They had me working at the other site, cooking. It was my first time over there, but the food was the same so what did it matter to me. I’d never made Japanese food before, but I seemed to do alright at it. Anyway, I was over there cooking.
The boss introduces me to the coworkers. They’re in their twenties, a kid, a girl. I’m twice their age. Boss says “This is Cole,” to them. They nod. Boss says their names to me, but I cannot remember them even right after he says ‘em.
About an hour into my shift, the kid, the delivery boy, is snickering with the girl, she’s the waitress. They’re saying things I cannot understand, obviously. Kid keeps looking over at me, giggling. I get to thinking about smashing his head in. Kid finally says, “Cole, my friend here,” nodding over to the girl, “wants to know if you’re playing a concert tonight?”
They both look me over and smirk. I’m in all black with a brown fedora. Black doesn’t show food stains as much and I was told to either wear a hat or a hairnet. Doesn’t seem so bad to me. The both of them are staring at me, actually wanting a response. I start to get angry. I look at the girl— you can tell she thinks she’s hot shit, but her face is too angled, too strong; she wouldn’t be worth a ten buck head job in most cities. Finally, I warmly say, “Yeah I’ll play a concert, if she wants to play with me.”
The kid continues to smile, then something hits his face and he remembers what American sarcasm is all about. He stops smiling. I wink at him.
“You know, Cole,” he firmly says, “she is my wife.” He’s trying to regain his grin, but unsteadily so. Young love. Aw.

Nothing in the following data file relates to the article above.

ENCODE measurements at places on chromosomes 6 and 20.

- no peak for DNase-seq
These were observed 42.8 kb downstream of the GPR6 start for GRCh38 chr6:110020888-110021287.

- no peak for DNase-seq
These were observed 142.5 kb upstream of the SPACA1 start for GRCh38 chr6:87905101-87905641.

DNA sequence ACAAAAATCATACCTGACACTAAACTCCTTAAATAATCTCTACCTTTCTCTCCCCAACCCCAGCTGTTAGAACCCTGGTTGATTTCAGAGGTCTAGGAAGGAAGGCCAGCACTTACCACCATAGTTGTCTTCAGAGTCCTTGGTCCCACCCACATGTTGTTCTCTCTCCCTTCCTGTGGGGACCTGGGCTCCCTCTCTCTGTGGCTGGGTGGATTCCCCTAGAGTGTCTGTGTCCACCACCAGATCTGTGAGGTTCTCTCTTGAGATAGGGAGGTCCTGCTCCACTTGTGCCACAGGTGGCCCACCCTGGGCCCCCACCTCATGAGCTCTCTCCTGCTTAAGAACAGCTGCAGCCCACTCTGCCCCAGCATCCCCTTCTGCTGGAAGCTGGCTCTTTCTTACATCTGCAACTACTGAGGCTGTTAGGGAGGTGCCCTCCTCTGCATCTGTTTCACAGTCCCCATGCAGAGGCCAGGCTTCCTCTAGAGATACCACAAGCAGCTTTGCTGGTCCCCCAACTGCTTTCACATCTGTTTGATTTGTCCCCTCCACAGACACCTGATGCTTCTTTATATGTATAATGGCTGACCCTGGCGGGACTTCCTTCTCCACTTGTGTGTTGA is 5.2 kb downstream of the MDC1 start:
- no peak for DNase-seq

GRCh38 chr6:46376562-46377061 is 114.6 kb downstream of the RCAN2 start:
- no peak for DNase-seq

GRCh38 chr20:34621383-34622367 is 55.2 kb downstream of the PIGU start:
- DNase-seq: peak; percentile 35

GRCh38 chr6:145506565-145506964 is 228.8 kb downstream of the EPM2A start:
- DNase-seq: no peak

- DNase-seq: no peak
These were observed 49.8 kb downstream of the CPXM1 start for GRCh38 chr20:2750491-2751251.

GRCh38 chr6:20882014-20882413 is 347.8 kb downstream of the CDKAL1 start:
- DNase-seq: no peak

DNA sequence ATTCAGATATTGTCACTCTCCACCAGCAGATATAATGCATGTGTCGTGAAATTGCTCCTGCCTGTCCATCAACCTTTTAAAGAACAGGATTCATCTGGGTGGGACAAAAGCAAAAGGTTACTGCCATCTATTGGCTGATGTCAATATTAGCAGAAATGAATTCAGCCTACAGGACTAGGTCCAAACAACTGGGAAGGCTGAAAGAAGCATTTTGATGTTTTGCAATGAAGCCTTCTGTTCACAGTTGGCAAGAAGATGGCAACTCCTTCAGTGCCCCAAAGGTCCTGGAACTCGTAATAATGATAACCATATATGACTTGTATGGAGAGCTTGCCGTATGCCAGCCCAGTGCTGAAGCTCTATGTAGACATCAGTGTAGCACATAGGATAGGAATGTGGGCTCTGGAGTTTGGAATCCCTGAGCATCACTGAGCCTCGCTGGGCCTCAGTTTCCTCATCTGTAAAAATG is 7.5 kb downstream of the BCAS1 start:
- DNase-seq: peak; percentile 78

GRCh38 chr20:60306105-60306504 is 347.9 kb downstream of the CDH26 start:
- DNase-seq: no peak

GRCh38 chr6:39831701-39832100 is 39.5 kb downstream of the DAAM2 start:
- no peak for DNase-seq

“Oh yeah? Then you’ll have to get a ticket to our little show.”
Kid’s eyes narrow and his bottom lip moves. I’m left alone for the rest of the night and for the rest of the night I imagine what I’d do to him if he didn’t.
I’m sitting and thinking like I always am. Cheap cigars and some Old Crow.
When my mother was very young, she had a headache. She was given aspirin. Then all of her skin fell off. It’s called Steven Johnson syndrome. Sometimes it’s on those TV commercials: If you or a loved one has experienced this disease and nearly died or died, then call 1-800… And she survived. She’s in a medical journal for being the youngest person in the state of NC to tough it out. She said the skin falling off wasn’t so bad, but when it regrew, and she was one giant scab, that was worse.
That’s how it goes. It isn’t pain that kills, it’s healing from it. When you’re hurt, you don’t know how bad it is until you have the time to look back at it.
A few years ago, my father was shot. He had no idea. He was driving, and some yahoos up in the hills were shooting at any car that passed by. He said he heard a noise, and then a few moments later he noticed the steering wheel was wet. His hands were slipping from it. The blood. He looked at the wheel, then his hands, following the red until he saw the gunshot in his bicep. But it didn’t truly hurt until the insurance wouldn’t pay his hospital bills.
In 2010 I did a little time at the County jail. 8’x’12’ cell. But it doesn’t hit you when you’re inside. You just play checkers, walk laps, work out, have games of handball in the gym, look out the window, and write write write. It wasn’t until I was I was back outside, in the cold, that I felt it. I felt it when my clothes didn’t fit. Felt it when my face got five years older in less than one. The human brain refuses to allow you to feel intense pain because the body can go into a damaging shock. People get eased into reality, life. We get coddled into the fire.
So as the density of cigar smoke fills this room and the taste of bourbon lingers, I cannot help but think of how it was. Before.
Before all of this.